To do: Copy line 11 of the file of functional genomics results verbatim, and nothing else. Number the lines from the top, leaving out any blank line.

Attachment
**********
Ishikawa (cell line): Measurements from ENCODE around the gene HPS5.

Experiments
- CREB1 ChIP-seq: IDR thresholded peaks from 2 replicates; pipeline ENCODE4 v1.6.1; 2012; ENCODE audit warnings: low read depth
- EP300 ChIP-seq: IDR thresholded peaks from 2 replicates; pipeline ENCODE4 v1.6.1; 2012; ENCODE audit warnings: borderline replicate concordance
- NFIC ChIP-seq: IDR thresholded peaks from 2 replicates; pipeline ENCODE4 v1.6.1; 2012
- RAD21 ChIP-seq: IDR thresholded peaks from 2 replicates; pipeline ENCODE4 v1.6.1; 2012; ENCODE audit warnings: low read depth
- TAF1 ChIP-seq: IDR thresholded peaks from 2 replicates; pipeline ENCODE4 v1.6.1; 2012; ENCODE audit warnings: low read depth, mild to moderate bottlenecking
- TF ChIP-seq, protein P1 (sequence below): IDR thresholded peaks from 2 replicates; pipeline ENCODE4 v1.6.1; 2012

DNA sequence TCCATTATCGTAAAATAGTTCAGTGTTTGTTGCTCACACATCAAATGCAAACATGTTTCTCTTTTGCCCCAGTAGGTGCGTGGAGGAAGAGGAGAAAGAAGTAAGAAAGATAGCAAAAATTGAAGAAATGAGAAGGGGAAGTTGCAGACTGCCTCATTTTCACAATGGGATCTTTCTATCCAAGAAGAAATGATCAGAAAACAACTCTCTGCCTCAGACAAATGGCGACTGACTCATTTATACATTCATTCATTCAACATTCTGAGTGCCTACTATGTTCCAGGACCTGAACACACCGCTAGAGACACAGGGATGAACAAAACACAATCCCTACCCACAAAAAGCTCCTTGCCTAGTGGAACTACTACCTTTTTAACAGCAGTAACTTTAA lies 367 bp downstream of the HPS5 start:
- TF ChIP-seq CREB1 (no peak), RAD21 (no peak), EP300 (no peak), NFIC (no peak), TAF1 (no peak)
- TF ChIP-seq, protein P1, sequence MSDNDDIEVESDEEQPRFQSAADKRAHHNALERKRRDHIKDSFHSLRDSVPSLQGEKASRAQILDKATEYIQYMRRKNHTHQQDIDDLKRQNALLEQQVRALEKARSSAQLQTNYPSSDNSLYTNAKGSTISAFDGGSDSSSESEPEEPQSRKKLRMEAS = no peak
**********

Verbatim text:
- TF ChIP-seq, protein P1, sequence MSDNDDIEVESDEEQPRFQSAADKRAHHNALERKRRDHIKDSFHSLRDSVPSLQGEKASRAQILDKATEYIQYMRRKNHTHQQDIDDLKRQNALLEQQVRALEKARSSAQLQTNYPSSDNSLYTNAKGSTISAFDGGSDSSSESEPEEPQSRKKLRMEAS = no peak